Such an easy question but so difficult to answer. In fact most people never do. They gloss over it. The fine, fine, fine refrain a mother gets when she asks her children about their day is one that is heard in stereo in every town and city. Even if the other tells you they’ve had a bad day you don’t see how it affects them. She might comfort eat or be bitchy to her house mates in a way she isn’t to you. He might completely over react when a small little thing goes wrong on the computer and bang the table and start cursing. You don’t see it unless they tell you. You don’t seem them being mean to that barista or that waiter. Distance isn’t normal even though it can feel like it when you’re in the midst of it. What happens is you get used to living a life without someone it. It can be a tough change to handle when what you’ve wished for all this time actually happens.

Personal Caveat

I’m not sure how much of my experience is of use to anyone. I approach a romantic relationship in the conventional sense with marriage as a very realistic consideration. There’s been no sex and thus far not much kissing either in my life. I’ve never been on a date. Probably why I’m irrationally so good at crafting one for public consumption. In a very real way I’ve never properly had a girlfriend. The last interest was a total of four days physically in the same location in a total of five months. And two of those days were the days when we first met without anything in the picture. It’s easier if you have money and the ability to travel. With me it’s never been a case of hopping on a plane and visiting. In actual fact it’s normally been a minimum of two planes to even get to the other. It’s something to be acutely aware of. How far away does he or she live?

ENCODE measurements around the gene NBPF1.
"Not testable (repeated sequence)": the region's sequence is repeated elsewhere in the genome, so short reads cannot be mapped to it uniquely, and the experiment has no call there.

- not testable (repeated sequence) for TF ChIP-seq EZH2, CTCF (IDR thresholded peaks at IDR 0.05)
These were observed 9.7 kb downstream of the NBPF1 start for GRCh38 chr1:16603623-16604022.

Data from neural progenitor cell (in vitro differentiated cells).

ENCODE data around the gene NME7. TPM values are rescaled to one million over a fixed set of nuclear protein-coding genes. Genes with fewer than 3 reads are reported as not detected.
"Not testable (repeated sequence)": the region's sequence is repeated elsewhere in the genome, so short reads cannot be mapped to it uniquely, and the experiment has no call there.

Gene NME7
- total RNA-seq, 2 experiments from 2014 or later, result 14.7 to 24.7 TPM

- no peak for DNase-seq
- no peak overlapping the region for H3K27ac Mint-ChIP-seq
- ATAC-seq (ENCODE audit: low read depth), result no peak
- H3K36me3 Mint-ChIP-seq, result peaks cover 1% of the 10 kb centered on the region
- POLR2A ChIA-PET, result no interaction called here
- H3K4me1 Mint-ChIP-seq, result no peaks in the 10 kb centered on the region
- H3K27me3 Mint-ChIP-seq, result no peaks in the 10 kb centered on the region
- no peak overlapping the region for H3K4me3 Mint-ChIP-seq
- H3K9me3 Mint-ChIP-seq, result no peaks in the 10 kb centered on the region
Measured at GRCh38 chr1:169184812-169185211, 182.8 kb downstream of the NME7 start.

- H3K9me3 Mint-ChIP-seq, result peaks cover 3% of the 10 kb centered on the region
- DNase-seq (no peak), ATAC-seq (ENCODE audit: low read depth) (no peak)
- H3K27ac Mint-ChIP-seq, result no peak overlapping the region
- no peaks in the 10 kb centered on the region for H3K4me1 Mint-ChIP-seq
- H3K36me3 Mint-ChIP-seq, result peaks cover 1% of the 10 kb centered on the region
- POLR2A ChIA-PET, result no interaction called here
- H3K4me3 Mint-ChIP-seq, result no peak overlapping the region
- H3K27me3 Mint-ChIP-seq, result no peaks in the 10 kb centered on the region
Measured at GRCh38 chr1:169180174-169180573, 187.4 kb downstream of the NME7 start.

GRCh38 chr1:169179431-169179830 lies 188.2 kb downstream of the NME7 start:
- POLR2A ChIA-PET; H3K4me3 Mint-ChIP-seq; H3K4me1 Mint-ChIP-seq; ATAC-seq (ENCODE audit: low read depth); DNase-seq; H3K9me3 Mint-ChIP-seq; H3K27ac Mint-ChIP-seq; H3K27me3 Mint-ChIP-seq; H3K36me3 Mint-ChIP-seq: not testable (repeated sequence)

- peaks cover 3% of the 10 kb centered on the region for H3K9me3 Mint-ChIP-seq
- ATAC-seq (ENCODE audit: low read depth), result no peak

My brother is currently in a long distance relationship with an altogether wonderful woman. She is studying in the USA and he is studying here. Right now she is doing an internship in Australia. When he leaves Australia, having worked the entire summer to pay for traveling 20,000 miles to see her for a mere 15 days, it will bring the amount of time they have physically spent in the same location to a total of two months in two years.

In summary, they suck. More than you know. You might think you’re ready and able to handle it but you’re not. You don’t know how bad it will be until you are lying down wishing he was there and realizing that in a very real sense you are still alone. I’ve had two. Neither worked. Been honest I’m not sure I could handle another long distance relationship. Knowing someone would cuddle or kiss me but can’t due to distance is soul destroying in a situation like that.

I’ve traveled the world for love before and would do so again. Sometimes you don’t care about the odds you just know you have to take that chance. But you can’t be sure until you see the other and decide whether the risk is worth taking